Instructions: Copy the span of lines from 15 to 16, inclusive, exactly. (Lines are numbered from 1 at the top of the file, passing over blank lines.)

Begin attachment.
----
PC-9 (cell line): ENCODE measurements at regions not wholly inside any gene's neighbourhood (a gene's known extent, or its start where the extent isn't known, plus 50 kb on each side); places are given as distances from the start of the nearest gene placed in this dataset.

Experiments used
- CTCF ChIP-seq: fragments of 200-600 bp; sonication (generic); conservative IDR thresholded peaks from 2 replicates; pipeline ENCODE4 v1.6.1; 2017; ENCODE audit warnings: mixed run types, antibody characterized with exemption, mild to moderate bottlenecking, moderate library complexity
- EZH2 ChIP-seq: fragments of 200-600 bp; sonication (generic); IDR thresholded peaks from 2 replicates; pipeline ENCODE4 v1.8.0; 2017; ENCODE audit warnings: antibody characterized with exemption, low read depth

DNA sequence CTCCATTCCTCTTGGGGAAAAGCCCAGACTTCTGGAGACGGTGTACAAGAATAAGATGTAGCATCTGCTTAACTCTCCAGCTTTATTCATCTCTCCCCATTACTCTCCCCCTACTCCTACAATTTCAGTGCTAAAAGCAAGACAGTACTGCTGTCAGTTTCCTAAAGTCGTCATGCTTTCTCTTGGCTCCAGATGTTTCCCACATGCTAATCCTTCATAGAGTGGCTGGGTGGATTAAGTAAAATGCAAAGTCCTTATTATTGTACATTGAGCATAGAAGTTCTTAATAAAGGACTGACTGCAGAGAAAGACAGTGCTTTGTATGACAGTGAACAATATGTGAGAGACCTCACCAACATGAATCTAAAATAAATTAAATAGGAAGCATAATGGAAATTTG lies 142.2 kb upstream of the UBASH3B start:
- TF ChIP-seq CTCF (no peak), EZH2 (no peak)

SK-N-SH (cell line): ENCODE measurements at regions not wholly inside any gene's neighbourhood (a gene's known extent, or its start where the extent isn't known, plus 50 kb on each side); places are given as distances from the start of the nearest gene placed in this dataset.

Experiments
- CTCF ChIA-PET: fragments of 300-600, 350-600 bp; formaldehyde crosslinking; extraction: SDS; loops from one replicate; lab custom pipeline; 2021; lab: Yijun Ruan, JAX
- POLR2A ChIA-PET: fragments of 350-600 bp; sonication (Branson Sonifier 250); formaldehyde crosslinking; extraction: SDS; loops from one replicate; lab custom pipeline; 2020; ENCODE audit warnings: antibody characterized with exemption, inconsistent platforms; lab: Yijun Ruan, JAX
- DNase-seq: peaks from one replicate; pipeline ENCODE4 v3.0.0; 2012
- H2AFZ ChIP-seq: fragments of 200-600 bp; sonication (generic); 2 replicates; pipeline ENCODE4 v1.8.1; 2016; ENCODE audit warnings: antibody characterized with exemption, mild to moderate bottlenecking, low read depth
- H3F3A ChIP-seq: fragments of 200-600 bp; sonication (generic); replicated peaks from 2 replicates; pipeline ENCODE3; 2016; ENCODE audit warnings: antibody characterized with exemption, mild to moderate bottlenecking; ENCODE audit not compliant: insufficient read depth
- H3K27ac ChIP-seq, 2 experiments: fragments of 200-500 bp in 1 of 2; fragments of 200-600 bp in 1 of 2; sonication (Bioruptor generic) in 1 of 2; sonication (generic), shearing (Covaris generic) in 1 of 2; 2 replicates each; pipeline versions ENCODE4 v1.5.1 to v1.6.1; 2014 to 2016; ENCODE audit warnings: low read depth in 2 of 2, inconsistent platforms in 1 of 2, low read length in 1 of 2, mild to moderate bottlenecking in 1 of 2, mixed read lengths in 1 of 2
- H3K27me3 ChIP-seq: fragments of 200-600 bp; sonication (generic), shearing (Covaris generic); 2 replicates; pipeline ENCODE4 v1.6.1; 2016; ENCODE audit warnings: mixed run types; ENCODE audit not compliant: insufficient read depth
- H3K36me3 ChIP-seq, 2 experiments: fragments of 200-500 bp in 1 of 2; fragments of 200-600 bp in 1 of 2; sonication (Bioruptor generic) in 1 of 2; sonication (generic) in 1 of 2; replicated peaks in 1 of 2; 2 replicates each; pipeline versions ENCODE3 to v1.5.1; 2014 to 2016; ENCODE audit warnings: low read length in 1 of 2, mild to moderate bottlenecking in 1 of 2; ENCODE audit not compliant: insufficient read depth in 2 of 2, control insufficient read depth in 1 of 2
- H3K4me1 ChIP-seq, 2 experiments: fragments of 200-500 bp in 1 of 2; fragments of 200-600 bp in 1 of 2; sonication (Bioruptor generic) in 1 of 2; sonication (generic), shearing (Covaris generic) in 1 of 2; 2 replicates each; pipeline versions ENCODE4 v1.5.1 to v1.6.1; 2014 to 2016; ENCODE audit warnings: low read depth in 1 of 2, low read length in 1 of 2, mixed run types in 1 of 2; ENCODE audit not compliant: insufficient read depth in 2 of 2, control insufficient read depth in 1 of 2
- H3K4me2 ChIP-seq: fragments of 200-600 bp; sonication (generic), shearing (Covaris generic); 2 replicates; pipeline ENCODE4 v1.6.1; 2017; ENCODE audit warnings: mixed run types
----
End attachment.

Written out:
- H3K27me3 ChIP-seq: fragments of 200-600 bp; sonication (generic), shearing (Covaris generic); 2 replicates; pipeline ENCODE4 v1.6.1; 2016; ENCODE audit warnings: mixed run types; ENCODE audit not compliant: insufficient read depth
- H3K36me3 ChIP-seq, 2 experiments: fragments of 200-500 bp in 1 of 2; fragments of 200-600 bp in 1 of 2; sonication (Bioruptor generic) in 1 of 2; sonication (generic) in 1 of 2; replicated peaks in 1 of 2; 2 replicates each; pipeline versions ENCODE3 to v1.5.1; 2014 to 2016; ENCODE audit warnings: low read length in 1 of 2, mild to moderate bottlenecking in 1 of 2; ENCODE audit not compliant: insufficient read depth in 2 of 2, control insufficient read depth in 1 of 2